Watch: Benedict Cumberbatch calls for action on Ukraine
Benedict Cumberbatch has urged the world to help the families of Ukraine who are “struggling to survive as rockets rain down on their cities”.
The Sherlock Holmes star made the plea while he was honoured with his own star on the Hollywood Walk of Fame on Monday.
The British actor, 45, used the special moment to speak out amid the Russian invasion during his emotional speech.
“I can't speak today at this amazing moment in my life on this extraordinary platform without acknowledging the obvious of what's happening in the Ukraine and to show my support for the people of Ukraine,” The Power of The Dog actor began. “My support for the people of Russia who are opposing the kleptocracy and the idiocy of that route to try and halt the progression of this atrocity."
He added: "But it's more now for all of us to do than just have thoughts and prayers. We need to act. We need to go onto embassy websites.
"We need to see what we can do as citizens of the world, citizens of Europe and people who want a better place and a better outcome for this horrendous moment - for these people with children, with families who are struggling to survive as rockets rain down on their cities."
The actor, who was supported by his wife Sophie Hunter at the Los Angeles event, also took a moment to remember his half-sister Tracey Peacock, who died in December 2021 aged 62 after battling cancer for seven years.
Addressing the crowd gathered at the ceremony, the Dr. Strange actor said: “I want to mention my sister who we lost last year. She would have loved this.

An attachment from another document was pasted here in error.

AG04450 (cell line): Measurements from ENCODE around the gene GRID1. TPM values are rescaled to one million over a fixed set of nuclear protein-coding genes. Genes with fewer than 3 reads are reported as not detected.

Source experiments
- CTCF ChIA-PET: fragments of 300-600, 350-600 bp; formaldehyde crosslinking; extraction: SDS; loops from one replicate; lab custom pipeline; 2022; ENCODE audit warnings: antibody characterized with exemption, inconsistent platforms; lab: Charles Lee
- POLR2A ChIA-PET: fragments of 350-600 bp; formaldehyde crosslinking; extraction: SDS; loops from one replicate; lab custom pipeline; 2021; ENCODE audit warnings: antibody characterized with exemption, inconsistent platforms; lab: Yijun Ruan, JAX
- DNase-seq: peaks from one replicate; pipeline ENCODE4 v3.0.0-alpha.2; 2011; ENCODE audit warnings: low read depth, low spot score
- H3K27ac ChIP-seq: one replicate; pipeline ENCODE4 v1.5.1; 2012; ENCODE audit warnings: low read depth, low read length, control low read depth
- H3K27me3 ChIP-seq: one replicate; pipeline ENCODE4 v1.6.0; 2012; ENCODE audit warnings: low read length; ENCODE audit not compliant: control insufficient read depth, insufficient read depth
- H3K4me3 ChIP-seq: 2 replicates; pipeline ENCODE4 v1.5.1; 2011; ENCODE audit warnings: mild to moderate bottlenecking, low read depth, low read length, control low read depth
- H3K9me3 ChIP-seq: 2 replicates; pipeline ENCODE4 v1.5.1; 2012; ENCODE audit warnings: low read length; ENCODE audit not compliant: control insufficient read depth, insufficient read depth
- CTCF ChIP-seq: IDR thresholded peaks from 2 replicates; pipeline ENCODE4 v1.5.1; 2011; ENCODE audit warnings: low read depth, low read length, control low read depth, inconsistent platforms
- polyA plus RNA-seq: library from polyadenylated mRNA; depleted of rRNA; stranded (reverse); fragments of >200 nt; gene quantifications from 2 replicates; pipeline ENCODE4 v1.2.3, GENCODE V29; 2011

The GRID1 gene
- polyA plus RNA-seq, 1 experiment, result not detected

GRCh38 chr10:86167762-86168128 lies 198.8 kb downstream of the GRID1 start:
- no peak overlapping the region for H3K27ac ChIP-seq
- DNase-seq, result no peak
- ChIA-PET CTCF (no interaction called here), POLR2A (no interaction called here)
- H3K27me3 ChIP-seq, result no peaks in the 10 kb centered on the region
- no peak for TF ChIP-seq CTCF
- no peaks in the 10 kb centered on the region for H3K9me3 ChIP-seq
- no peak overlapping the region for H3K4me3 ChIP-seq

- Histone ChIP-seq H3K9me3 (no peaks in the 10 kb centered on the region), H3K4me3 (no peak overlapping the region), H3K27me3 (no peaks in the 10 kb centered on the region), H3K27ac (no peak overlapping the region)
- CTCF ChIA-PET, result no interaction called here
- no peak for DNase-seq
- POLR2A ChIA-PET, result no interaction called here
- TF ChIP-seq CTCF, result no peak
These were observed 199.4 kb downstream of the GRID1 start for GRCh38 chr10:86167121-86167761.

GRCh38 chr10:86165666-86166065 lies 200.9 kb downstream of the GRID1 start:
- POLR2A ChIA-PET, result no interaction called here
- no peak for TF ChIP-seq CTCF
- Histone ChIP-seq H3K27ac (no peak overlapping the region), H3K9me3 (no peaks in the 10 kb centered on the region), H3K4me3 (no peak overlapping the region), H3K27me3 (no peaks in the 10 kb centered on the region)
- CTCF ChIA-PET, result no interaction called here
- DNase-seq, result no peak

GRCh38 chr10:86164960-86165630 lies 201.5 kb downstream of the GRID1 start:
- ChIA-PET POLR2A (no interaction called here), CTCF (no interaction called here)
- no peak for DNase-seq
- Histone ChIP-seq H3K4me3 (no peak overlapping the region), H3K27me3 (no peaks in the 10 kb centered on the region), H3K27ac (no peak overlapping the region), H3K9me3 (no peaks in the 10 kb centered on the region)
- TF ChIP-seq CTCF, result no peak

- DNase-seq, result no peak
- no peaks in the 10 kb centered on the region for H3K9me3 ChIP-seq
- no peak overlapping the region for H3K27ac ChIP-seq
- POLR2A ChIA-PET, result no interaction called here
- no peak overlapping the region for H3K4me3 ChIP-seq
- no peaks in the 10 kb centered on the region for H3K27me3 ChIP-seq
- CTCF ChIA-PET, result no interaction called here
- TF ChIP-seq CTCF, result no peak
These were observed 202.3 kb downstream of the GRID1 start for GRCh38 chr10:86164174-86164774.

“She was unbelievably loyal, supportive, and she would have loved the glitz and the oddness and the glamour. She would have just been laughing nonstop all the way through, and probably crying.”
He continued: “I hope somewhere up there, where the real stars shine, you’re looking down on this moment now. I’m sure you are. We miss you so much. You remain such a good and wonderful person to have had in our lives.”
Russian President Vladimir Putin began an invasion of Ukraine on 24 February with Russian forces descending on Ukraine’s capital.
Russia calls its actions in Ukraine a “special operation” that it says is not designed to occupy territory but to destroy its southern neighbour's military capabilities and capture what it regards as dangerous nationalists.
Satellite images released on Tuesday morning revealed a huge 40-mile long convoy of Russian vehicles heading towards Kyiv, amid fears Putin is ready to ramp up his efforts to take the capital.
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